Contemporary Superheroics

Before I saw it, MAN OF STEEL was positioned in my head as an antidote to IRON MAN 3. IRON MAN 3, that annoying, mediocre, poorly-plotted superhero film that hated being a superhero film. You could really feel the change in behind-the-camera talent as they leaned hard on the charm of Robert Downey Jr.'s banter to the point of breaking. They constantly undercut themselves, defating suspense in order to shoehorn psueod-witty back-and-forth at every unnatural opportunity.

It reminded me of a class clown who uses humor as a defense mechanism to avoid being vulnerable or opening up. Like a school bully who had accidentally revealed something deeply personal and serious, and upon noticing this, slams it shut by immediately giving a kid a wedgie. Like, dude. You can take yourself seriously sometimes, it's cool. No one's going to judge you.

Instead, we have Tony Stark & James Rhodes forcing some Seinfeld-ian banter about ammunition or whatever before they storm the enemy base. Or, a defeated and worn Tony Stark must rely on the kindness of a kid he just ran into — except because that kind of sincerity is lame to someone, let's make them both sarcastic assholes because we think that's all people like about Iron Man. Flimsy facades of personality for everyone!

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Let's Put Superman In Jail, Y'all

This is the recently released movie poster for Man of Steel, the forever incoming Superman movie reboot directed by WATCHMEN and 300 guy, Zack Snyder. The image of Superman subordinated, especially in cuffs as a reversal of one of Superman's most iconic poses, is an attention-grabber, but also a gimmick. It's the kind of imagery that could only be done with this character to acheive this level of intrigue. It wouldn't imply the same things if it were Batman or The Punisher or even Captain America, certainly not on the same level. It takes advantage of Superman's cultural place as the father of all superheroes, and yet, it's not an instantly cool poster.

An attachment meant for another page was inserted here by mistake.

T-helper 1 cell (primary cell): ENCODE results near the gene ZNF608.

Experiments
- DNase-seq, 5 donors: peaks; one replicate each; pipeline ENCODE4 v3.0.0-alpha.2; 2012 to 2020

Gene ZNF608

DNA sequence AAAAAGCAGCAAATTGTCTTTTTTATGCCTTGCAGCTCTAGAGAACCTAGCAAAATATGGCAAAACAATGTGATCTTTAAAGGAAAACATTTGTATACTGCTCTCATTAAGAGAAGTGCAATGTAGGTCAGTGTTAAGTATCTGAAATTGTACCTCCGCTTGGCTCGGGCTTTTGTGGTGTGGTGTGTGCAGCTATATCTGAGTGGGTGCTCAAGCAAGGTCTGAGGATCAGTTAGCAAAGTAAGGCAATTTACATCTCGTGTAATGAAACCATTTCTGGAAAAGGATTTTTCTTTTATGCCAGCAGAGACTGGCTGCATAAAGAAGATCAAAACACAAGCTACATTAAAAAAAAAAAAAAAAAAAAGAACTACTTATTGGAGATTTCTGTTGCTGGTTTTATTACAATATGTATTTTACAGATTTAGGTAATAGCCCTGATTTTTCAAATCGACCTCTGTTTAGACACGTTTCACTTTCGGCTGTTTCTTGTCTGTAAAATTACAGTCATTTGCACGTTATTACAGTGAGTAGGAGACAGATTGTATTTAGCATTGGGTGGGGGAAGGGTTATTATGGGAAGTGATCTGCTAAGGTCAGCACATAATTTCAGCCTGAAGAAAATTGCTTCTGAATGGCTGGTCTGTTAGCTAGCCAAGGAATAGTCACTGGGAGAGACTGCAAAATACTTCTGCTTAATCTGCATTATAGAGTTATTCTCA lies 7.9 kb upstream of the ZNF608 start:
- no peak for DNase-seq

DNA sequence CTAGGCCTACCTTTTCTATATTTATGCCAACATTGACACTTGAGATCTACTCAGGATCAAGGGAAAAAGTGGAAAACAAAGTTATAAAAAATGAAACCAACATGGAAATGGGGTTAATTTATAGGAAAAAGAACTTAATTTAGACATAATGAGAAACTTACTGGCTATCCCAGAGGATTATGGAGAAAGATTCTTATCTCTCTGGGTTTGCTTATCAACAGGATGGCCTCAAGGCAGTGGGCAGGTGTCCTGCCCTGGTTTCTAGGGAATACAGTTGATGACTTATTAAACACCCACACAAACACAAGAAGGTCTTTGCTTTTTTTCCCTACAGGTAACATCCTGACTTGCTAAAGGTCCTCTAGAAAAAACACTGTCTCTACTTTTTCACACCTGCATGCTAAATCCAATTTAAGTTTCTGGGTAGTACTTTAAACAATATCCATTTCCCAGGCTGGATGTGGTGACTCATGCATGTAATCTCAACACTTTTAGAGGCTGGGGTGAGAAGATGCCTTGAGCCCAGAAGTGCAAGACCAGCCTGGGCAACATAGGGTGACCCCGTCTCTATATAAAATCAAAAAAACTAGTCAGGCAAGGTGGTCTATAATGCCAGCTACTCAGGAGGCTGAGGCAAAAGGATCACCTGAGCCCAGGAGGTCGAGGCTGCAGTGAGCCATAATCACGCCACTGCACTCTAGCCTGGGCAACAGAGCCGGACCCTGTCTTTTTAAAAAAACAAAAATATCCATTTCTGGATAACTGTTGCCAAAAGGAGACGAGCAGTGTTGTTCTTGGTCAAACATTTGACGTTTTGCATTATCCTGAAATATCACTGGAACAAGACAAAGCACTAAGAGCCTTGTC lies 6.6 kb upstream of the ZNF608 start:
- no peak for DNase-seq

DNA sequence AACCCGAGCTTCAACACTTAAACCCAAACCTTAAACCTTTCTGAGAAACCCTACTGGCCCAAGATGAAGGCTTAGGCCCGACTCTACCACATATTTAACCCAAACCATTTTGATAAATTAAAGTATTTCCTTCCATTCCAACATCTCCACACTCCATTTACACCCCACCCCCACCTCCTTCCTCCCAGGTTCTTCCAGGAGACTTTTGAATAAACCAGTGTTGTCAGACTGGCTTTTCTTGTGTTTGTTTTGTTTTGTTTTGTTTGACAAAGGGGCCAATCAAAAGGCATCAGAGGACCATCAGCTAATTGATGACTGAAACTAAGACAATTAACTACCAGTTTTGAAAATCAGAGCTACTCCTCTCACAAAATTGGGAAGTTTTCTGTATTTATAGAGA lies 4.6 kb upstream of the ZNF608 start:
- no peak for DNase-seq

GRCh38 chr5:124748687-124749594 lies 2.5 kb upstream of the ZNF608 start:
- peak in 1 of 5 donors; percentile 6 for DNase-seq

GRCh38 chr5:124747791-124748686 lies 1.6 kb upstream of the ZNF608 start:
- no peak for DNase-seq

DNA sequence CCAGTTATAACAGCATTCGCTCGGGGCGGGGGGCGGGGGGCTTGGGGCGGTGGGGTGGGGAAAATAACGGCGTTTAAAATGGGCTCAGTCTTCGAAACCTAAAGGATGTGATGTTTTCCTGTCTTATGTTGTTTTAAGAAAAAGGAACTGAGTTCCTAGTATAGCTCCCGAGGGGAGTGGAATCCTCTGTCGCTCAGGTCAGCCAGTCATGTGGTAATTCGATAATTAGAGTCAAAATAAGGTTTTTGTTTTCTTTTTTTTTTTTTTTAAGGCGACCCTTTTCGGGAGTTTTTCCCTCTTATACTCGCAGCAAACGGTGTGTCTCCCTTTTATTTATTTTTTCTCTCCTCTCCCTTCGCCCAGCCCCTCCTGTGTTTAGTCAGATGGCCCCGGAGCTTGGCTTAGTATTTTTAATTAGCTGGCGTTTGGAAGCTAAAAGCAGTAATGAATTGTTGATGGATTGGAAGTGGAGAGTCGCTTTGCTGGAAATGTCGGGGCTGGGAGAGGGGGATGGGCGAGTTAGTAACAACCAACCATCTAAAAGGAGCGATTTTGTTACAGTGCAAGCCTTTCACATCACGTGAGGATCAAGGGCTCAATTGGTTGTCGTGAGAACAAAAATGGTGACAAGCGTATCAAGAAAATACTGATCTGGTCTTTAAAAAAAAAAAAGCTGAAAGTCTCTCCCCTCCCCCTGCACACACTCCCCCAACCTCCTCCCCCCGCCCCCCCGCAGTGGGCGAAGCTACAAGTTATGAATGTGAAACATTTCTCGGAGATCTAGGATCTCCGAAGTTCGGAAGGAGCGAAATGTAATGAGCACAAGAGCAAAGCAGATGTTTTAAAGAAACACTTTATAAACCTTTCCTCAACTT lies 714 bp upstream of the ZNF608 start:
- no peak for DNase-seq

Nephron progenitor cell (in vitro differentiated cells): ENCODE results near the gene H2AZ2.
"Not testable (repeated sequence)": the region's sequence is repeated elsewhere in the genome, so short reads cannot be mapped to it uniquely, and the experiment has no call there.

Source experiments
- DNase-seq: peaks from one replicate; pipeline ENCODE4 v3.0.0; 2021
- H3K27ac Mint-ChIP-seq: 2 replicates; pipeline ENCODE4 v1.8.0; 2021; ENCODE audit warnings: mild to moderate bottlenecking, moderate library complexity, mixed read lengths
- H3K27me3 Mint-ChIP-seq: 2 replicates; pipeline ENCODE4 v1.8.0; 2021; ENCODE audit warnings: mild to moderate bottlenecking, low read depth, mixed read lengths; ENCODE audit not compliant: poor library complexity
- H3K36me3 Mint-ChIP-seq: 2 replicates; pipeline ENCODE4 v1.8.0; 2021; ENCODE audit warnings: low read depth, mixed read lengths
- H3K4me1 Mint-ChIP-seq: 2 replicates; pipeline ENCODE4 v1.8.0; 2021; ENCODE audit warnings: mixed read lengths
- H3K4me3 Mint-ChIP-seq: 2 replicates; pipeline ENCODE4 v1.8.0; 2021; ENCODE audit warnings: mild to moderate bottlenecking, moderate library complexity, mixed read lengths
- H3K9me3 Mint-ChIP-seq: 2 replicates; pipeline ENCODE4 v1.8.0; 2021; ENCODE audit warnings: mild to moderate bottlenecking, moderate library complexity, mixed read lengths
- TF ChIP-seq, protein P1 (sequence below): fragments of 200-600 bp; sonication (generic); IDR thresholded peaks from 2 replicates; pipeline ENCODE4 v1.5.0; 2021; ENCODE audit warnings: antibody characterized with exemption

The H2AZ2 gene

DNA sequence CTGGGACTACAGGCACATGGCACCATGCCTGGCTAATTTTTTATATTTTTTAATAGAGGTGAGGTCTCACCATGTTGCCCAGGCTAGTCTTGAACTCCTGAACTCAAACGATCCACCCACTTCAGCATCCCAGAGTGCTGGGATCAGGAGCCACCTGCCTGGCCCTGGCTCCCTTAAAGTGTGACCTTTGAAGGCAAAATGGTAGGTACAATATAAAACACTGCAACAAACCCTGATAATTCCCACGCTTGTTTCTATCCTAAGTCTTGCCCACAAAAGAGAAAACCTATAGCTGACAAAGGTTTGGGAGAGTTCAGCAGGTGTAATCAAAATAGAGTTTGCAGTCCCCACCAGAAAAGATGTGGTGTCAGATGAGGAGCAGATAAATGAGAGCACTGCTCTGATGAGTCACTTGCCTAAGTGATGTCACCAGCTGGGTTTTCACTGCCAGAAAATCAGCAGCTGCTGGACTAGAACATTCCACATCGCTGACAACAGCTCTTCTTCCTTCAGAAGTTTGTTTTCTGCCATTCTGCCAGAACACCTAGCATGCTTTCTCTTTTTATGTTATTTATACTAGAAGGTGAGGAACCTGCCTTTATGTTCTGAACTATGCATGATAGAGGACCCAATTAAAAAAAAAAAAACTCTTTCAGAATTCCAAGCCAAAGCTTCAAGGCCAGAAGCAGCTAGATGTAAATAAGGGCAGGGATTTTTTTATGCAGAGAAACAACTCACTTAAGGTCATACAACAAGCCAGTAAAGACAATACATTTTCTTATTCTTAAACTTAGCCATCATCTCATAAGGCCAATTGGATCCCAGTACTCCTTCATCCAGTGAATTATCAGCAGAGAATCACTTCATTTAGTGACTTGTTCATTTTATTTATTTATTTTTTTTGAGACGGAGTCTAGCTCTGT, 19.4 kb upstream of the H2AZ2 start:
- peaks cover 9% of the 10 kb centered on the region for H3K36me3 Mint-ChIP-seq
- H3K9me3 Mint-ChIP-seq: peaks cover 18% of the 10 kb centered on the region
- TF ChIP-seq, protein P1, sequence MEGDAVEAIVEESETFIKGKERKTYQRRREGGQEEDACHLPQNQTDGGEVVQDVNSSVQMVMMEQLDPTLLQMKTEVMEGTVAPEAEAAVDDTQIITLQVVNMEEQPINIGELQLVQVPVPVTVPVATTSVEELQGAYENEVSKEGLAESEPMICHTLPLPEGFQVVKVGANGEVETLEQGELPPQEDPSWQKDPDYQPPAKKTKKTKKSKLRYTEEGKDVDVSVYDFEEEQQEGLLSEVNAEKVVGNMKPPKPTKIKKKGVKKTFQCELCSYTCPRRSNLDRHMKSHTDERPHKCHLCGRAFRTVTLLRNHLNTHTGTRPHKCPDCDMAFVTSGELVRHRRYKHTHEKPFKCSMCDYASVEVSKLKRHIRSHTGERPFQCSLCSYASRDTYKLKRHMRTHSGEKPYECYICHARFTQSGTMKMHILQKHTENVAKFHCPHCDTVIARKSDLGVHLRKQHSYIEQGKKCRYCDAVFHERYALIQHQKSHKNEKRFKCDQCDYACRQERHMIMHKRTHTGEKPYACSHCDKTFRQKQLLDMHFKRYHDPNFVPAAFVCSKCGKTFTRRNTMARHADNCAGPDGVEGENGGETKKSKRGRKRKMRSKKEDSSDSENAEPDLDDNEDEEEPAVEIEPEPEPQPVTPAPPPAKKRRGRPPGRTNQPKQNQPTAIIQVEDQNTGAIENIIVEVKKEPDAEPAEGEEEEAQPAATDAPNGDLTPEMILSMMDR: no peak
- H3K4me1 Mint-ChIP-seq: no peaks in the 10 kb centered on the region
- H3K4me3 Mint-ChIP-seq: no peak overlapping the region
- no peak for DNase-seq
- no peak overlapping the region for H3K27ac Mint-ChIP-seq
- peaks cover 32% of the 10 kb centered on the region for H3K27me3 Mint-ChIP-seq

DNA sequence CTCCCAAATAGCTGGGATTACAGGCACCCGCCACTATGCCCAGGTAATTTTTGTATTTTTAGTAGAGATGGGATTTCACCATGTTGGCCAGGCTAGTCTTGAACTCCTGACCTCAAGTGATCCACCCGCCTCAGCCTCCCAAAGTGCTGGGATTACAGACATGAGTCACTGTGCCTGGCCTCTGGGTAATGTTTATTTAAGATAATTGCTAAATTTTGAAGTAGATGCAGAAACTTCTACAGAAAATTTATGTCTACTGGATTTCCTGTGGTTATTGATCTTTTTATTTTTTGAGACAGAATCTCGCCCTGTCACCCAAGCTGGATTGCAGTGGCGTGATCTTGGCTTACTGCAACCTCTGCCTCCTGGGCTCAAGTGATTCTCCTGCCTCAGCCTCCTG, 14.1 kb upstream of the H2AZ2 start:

My initial reaction was skepticism. People seem to love a powerless Superman, from the beatdown scene in SUPERMAN RETURNS to the 1990s comics event THE DEATH OF SUPERMAN. While the premise of a powerless Superman can create good stories, the reason people love a weakened superman is silly: they think his power is boring, or they think he doesn't face enough adversity. In short, the fans who feel this way aren't Superman fans. They're Iron Man fans that want Superman to be Iron Man.

It might seem like they're doing it again here, trying to make the boyscout appealing to non-fans by taking away what's great about the character. Instead of showing people why optimism, morality and hope are actually cool, they instead infuse the character with grit and weakness. If any character in superhero comics should be about daylight and saviors, it's Superman, and they no one wants to seem to be into trying that out. At least, that's the first impression, probably spurred on by the muted colors and kind of faceless soullessness of everything so far in MAN OF STEEL.

But upon closer inspection: It's a flimsy pair of cuffs. It's not so much Superman subordinated as it is Superman going quietly and willingly, deferring to civilian authority. It's a different way to display strength and morality -- still a quick gimmick about shifting the power dynamic, sure, but true to the character's 80 year history. Maybe it's an alright poster and maybe Zack Snyder won't go for the quick dumb gratifications he did with WATCHMEN.

I guess the worst thing you can say about it thus far is that it brings to mind that ridiculous body builder arrest photo that was big on the internet a couple years ago.